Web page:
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Sonnet XXIX Analysis



Author: Poetry of Elizabeth Barrett Browning Type: Poetry Views: 516

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I think of thee !--my thoughts do twine and bud
About thee, as wild vines, about a tree,
Put out broad leaves, and soon there 's nought to see
Except the straggling green which hides the wood.
Yet, O my palm-tree, be it understood
I will not have my thoughts instead of thee
Who art dearer, better ! Rather, instantly
Renew thy presence; as a strong tree should,
Rustle thy boughs and set thy trunk all bare,
And let these bands of greenery which insphere thee
Drop heavily down,--burst, shattered, everywhere !
Because, in this deep joy to see and hear thee
And breathe within thy shadow a new air,
I do not think of thee--I am too near thee.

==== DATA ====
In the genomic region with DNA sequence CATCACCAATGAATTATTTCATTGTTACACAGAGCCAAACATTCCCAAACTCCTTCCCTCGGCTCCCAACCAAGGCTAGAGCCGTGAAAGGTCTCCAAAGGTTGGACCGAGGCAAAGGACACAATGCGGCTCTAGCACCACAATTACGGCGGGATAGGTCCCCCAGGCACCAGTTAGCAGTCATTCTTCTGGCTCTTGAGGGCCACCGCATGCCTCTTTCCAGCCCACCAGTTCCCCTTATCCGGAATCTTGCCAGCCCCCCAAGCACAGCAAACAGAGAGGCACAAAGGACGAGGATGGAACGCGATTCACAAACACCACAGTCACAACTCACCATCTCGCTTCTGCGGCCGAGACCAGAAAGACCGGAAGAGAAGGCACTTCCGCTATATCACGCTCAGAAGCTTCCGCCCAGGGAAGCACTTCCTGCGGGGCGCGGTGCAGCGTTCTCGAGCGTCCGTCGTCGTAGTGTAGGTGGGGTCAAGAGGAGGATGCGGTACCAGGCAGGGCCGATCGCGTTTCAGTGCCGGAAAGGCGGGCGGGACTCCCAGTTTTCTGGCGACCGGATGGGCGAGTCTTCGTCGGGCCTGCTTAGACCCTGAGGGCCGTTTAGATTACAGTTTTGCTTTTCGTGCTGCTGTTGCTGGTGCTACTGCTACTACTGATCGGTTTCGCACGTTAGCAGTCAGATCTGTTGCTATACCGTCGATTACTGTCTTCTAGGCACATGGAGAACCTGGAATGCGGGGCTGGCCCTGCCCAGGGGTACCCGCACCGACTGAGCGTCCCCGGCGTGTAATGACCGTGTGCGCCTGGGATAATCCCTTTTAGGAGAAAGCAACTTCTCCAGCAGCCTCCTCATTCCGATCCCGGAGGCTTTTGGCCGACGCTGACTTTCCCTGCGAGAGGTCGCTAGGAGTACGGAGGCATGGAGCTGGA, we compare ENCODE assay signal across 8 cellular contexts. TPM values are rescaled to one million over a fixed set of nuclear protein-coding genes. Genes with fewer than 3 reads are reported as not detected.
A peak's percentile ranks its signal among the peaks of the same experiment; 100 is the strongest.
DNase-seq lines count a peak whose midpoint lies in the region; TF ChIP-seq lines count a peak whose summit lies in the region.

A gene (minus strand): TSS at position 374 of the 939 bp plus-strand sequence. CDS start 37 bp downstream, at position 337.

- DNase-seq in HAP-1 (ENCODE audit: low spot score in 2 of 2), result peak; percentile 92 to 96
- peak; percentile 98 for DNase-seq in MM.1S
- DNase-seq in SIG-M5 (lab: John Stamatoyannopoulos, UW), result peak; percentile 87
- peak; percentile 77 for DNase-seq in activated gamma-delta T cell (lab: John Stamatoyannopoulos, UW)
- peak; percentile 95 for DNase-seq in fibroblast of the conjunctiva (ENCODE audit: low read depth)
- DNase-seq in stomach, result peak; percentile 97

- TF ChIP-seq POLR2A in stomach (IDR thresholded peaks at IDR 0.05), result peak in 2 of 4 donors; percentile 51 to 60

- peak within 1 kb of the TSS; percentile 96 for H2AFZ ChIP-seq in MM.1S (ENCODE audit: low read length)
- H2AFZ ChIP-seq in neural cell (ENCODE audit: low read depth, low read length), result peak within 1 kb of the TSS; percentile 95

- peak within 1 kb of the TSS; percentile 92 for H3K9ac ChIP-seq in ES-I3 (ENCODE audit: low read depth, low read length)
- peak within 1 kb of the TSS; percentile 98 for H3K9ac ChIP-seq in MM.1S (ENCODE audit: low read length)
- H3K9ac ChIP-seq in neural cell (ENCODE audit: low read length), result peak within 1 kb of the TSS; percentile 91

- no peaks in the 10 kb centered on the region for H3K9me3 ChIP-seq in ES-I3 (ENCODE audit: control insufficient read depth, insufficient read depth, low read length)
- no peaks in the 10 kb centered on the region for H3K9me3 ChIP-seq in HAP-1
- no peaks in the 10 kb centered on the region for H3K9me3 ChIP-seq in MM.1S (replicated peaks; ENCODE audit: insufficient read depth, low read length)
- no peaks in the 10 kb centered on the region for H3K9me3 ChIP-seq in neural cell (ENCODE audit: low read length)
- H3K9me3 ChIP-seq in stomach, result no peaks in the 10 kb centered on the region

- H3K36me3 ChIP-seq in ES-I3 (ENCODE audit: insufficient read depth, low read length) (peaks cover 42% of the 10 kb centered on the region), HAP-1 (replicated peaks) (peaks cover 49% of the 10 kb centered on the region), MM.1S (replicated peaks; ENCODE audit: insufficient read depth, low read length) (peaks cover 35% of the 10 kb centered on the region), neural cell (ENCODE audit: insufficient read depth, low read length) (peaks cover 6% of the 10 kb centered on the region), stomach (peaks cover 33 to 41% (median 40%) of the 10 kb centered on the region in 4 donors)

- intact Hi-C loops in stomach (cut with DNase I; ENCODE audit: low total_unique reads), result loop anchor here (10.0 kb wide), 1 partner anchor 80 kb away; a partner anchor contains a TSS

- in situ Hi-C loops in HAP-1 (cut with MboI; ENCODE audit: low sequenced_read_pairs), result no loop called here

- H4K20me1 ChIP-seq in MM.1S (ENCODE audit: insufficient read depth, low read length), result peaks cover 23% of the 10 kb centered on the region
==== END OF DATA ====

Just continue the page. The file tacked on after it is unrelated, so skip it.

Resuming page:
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||| Analysis | Critique | Overview Below |||




.: :.

Basically, she lub him and he lub her and they both neked.

| Posted on 2016-02-07 | by a guest


.: :.

its a bad poem that some fool can't get her boyfriend cos secretly her "boyfriend" doesn't acc love her otherwise he would come to her. if you really love someone, they would do anything to be with them. mental

| Posted on 2016-02-05 | by a guest


.: :.

Basically, the poem is about the narrator wishing his or her lover to be near, and to be naked. This could represent a deep need to return to the Garden of Eden, and the way of life prior to the eating of the fruit from the tree of knowledge. After eating the fruit, Adam and Eve became aware of their nakedness, but before, they were ignorant to it.
"Rustle thy boughs and set thy trunk all bare,
And let these bands of greenery which insphere thee
Drop heavily down,--burst, shattered, everywhere !"
This quote from the poem may mean that the narrator doesn't want clothing to ever return, and wants their lover to remain nude forever.
In contrast, the narrator could be talking about God, or Jesus rather than a lover, and the poem could illustrate the narrator's need to be close to God in the Garden of Eden, without the need for clothing.

| Posted on 2009-09-27 | by a guest




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